Bagi saya ia normal.. mcm juga kalau2 case kematian.. bila jantung berhenti doktor akan cuba selamatkan mangsa guna apa cara sekali pun.. bila dh confirm guna semua alatan2 pun xdpt nk selamatkan baru declare sipolan2 meninggal pada jam 10.10mlm.. padahal jantung dia dh berhenti 5minit yg lepas lg.

    Saya faham sume resah.. tap bila di fikirkan betul juga kata H2O (walaupun saya x berapa suka dia) yg the most important thing now is to find the plane.. other element will be analysed after…

    Reply
  • 13. Mohamad Fazil (@cr4zetech)  |  March 10, 2014 at 9:51 am

    Hi Helen,

    Announcement were only made after the next of kin has been informed. In this case more than 80% of the next of kin has been contacted. The earliest next of kin was informed was at 6.30am in the morning.

    Protocol need to be adhered to avoid confusion among the public.

    Reply
    • 14. Helen Ang  |  March 10, 2014 at 9:56 am

      Thanks Fazil but the question of time (1.30am or 2.40am) of last contact has not been clarified.

      Reply
      • 15. tebing tinggi  |  March 10, 2014 at 1:04 pm

        Helan !, would you inform or announce something that you yourself are not sure of . Remember this involved people life .

        Reply
        • 16. Helen Ang  |  March 10, 2014 at 1:09 pm

          By protocol the plane is declared “missing” when its time in flight has passed the threshold (the airline knows when the fuel would have run out).

          Declaring the plane “missing” is merely a fact in accordance with procedure. Without fuel, no plane would be able to stay in the air. A missing plane does not automatically signify that its passengers have perished.

          Reply
          • 17. tebing tinggi  |  March 10, 2014 at 2:41 pm

            helen,

            Was that adding extra burden anyway , now the plane is still missing and searching for the plane is the principal priority not dangling with procedure that was over.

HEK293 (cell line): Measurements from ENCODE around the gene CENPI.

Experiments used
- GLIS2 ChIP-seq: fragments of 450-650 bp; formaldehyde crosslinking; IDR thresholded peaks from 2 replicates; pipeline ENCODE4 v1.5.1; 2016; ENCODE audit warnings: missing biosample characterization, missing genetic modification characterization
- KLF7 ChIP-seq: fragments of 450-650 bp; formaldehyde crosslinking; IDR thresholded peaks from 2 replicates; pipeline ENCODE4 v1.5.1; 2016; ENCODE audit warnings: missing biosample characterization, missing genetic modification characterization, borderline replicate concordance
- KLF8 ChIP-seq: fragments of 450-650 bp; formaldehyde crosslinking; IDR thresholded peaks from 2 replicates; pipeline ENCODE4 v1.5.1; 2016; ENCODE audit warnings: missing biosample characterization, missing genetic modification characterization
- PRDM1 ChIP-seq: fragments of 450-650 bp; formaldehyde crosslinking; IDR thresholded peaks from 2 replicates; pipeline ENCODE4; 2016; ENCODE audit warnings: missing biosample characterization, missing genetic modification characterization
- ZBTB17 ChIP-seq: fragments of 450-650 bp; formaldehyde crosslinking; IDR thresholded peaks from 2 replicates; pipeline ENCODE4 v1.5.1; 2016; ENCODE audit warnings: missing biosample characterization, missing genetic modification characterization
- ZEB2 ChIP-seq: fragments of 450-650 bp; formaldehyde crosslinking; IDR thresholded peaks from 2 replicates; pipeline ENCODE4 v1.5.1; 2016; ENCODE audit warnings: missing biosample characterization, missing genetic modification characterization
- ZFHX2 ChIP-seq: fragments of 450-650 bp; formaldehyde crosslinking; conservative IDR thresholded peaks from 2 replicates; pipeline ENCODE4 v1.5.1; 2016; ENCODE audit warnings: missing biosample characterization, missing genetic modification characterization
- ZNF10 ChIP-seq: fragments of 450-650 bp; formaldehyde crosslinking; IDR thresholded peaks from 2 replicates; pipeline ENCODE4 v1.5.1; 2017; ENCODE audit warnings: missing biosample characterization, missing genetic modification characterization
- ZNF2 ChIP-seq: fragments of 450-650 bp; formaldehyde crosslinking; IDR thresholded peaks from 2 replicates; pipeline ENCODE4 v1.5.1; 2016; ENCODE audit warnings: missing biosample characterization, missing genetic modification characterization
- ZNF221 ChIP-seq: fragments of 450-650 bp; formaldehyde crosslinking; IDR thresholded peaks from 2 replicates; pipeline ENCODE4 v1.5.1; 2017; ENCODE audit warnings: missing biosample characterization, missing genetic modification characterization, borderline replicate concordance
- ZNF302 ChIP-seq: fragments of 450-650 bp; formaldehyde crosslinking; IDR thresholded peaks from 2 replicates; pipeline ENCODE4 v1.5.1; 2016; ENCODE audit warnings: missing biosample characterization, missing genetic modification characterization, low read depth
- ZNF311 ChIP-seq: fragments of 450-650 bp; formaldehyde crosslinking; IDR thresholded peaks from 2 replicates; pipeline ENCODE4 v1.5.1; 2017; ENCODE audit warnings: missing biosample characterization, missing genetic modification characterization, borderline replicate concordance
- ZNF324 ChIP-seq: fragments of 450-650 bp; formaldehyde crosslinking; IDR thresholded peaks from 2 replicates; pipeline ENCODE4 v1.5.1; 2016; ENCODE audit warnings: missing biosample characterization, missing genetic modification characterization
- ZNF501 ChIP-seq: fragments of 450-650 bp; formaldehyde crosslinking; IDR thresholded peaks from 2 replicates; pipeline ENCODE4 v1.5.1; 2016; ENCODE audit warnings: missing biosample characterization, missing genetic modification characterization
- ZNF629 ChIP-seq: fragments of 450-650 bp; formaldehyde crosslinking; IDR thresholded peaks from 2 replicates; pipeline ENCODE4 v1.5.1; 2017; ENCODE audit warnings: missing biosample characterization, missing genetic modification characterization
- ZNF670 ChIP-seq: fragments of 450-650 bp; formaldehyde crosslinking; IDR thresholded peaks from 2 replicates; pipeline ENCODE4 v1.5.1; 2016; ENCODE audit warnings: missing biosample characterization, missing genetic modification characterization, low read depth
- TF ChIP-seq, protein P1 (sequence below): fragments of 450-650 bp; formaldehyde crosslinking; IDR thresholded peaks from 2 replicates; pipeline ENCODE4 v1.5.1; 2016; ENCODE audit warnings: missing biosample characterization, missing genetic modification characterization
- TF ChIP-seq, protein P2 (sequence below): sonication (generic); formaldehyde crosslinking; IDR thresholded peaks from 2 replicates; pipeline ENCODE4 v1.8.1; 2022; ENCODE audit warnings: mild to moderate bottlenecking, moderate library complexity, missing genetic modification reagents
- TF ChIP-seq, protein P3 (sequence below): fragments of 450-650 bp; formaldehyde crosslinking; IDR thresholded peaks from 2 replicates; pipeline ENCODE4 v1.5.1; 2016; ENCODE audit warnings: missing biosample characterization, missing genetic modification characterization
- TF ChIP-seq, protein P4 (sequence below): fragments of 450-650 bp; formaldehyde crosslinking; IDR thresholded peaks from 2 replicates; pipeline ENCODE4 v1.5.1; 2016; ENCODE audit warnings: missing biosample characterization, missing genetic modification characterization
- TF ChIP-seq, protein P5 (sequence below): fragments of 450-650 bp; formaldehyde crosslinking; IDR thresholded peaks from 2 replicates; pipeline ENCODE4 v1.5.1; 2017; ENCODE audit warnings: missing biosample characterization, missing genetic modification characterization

Reply
            • 18. Helen Ang  |  March 10, 2014 at 3:34 pm

              Do you have any idea when (what time) MAS raised the alert so that other countries could be on the look out?

              If the plane fell into the sea, then the sooner everyone (meaning those agencies and authorities, internationally) that matters would be able to start looking for the wreckage. The earlier it is found, the better the chances of survival for any passengers.

              http://abcnews.go.com/US/high-profile-plane-crashes-high-survival-rates/story?id=19599290

              Reply
              • 19. islam1st  |  March 11, 2014 at 2:26 am

                Somebody on the radio was saying that the search area was at least as vast as Malaysia. How fast is fast enough again?

                Tactful is better than membabi buta. Perhaps they way it is being handled coukd have been improved. But do we seriously think that somebody had started the search past azan Subuh? Come on!

                Reply
                • 20. Helen Ang  |  March 11, 2014 at 2:52 am

                  I’ve been looking at dozens of timelines carried in the media. Below is one http://news.asiaone.com/news/relax/missing-mas-flight-timeline-events:
                  re: “but do we seriously think that somebody had started the search past azan Subuh? Come on!”

                  Plane lost contact at 1.30am. MAS press conference at 12pm.

                  China dispatches two rescue ships to the South China Sea at 1pm.

                  All the timelines are unanimous in mentioning China as being the first to send ships. The took place only 12 hours (11.5 hrs) after the first severance of contact.

                  There is a lapse of half a day between losing contact with the plane and the commencement of search.

                  Reply
                  • 21. islam1st  |  March 11, 2014 at 3:20 am

                    But as you have mentioned on other thread. Aircraft went missing in Malaysia is not something that happens everyday. What more this is unprecedented even by the world standard.

                    But with billions to consultants, I still can’t see why ko PR firm were roped in to handle hundreds of reporters swarming the PC???

                    Reply
                    • 22. Helen Ang  |  March 11, 2014 at 3:36 am

                      I scanned dozens of media to read the Timeline and they all unanimously said the 12-hour gap and that the first rescue ships sent out to search the sea were China’s and later joined by Vietnam’s.

                      Couldn’t the time lag have been shortened?

                    • 23. islam1st  |  March 12, 2014 at 12:18 am

                      Perhaps Helen. Welcometo MalaysiaHelen, I case you havhaven’t already. Hehe..

                  • 24. Orangkampung  |  March 11, 2014 at 6:48 am

                    The first media statement was at 7.24 am local time.